The Ho-Chunk Nation issued a sharply worded rebuke Thursday to a lawsuit seeking to block its casino expansion in Shawano County, saying the dispute is damaging tribal relations in the state.
In a letter to the Stockbridge-Munsee band, which could lose millions in revenue to the expanding Ho-Chunk Wittenberg casino east of Wausau, Ho-Chunk special counsel Lester Marston demanded that the tribe drop its “frivolous lawsuit.”
“(The Band’s campaign to block the expansion) has damaged inter-tribal relations and tribal solidarity,” Marston wrote. “At the same time, it has given ammunition to opponents of Indian gaming who seek to portray tribal gaming as unfair, dishonest and contrary to the interests of the citizens of Wisconsin.”
Megan Hakes, a spokeswoman for the Stockbridge-Munsee said in response to the letter the tribe has not changed its position, and continues to move forward with the lawsuit in order to seek a fair resolution.
The Stockbridge-Munsee filed the federal lawsuit Wednesday against the Ho-Chunk, Gov. Scott Walker and the state. The tribe also has threatened to withhold nearly $1 million in gambling revenues due to the state by June 30.
The actions come after months of trying to persuade the Walker administration to interpret its Indian gaming compact with the Ho-Chunk as not allowing the Wittenberg expansion because it is designated as an ancillary gaming site, which historically meant it couldn’t include table games, hotel or restaurant.
That changed in 2003 when Gov. Jim Doyle renegotiated the compacts. The Walker administration said the current compact allows gambling to cover up to half of the Wittenberg location before it is no longer ancillary.
Last year, the Ho-Chunk broke ground on a $33 million expansion that will increase the number of slot machines from 506 to 778, add an area with high-limit gaming and 10 table games, and construct an 86-room hotel and 84-seat restaurant and bar. It is scheduled to be completed this year.
The lawsuit seeks to block the expansion from moving forward until the dispute is resolved.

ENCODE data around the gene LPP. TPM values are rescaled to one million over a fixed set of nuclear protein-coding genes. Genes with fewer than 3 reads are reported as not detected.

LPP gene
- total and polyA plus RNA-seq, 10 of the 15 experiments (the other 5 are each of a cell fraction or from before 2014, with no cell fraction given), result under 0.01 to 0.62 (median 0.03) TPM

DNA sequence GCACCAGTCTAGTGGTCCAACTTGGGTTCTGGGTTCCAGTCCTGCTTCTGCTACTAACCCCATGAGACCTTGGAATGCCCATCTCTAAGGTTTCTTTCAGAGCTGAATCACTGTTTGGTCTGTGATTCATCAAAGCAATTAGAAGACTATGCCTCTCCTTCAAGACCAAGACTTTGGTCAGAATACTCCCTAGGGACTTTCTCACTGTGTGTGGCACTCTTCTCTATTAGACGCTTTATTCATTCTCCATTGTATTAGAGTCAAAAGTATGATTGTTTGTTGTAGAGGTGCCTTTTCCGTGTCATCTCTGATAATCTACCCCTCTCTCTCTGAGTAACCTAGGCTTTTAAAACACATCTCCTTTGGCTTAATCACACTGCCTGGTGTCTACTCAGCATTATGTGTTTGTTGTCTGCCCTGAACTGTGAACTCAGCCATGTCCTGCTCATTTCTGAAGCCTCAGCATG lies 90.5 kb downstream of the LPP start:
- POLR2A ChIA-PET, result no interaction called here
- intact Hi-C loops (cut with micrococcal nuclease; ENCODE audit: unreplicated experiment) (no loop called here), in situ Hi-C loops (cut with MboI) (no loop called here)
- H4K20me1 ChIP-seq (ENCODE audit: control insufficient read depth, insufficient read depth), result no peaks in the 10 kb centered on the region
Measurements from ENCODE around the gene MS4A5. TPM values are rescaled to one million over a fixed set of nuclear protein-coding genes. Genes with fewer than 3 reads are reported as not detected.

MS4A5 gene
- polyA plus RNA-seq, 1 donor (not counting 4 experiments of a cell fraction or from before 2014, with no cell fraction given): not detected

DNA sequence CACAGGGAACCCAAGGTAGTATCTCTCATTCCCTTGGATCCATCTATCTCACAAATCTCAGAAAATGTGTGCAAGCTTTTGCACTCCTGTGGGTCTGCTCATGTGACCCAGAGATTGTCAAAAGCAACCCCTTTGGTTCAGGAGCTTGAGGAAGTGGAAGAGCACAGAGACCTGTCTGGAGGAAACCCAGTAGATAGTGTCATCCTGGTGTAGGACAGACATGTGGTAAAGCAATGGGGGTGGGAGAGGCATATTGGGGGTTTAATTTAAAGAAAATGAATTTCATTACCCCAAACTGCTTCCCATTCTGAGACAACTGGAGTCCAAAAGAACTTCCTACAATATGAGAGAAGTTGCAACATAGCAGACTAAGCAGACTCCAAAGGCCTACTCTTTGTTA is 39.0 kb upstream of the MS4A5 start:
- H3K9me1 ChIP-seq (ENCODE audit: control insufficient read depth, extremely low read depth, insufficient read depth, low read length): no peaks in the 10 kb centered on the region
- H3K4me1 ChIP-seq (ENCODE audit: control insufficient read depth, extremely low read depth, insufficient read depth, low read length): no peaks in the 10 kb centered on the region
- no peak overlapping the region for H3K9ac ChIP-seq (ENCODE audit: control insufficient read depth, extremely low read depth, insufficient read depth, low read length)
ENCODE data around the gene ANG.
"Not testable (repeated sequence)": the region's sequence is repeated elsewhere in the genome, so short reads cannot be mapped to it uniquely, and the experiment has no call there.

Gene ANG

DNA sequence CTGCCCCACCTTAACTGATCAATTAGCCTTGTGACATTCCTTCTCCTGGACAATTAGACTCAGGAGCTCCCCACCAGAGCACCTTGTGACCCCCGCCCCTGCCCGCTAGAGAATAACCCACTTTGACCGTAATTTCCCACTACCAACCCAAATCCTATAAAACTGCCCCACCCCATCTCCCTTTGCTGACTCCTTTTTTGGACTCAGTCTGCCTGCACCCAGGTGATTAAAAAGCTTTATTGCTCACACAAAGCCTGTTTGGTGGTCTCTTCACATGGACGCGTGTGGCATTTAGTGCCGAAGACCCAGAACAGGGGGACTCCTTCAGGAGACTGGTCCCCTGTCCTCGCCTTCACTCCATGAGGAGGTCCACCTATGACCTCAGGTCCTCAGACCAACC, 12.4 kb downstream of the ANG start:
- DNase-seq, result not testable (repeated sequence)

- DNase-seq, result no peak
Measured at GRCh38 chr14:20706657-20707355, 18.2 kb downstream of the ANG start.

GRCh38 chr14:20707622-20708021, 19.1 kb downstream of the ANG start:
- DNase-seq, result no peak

“That clearly does not match the definition of an ancillary gaming facility, and former Department of Administration officials are on record saying as much,” Stockbridge-Munsee Tribal Council president Shannon Holsey said in a statement. “We had hoped that Governor Walker and this Administration would heed our and other tribes’ requests for fair compact enforcement so that this matter could be resolved without litigation, but we now have no other option.”
The Ho-Chunk countered that it has never interfered with the Stockbridge-Munsee’s sovereign activities, the expansion complies with its gaming compact, the tribes have sovereign immunity from lawsuits, and the Indian Gaming Regulatory Act was enacted after the Wittenberg site was placed into trust on behalf of the Ho-Chunk.
Marston also noted that if the lawsuit is dismissed, the Ho-Chunk could recoup legal fees at a rate of $600 per hour.
“The fact that the Wittenberg Project might reduce the market share of the North Star Mohican Casino Resort is simply a reality of a highly competitive gaming market,” Marston wrote. “Rather than engaging in futile efforts to convince State officials that the Wittenberg Project is in violation of the Nation’s Compact and to damage the Nation’s reputation, the Band should invest its resources in making its gaming facility more competitive and, therefore, more profitable.”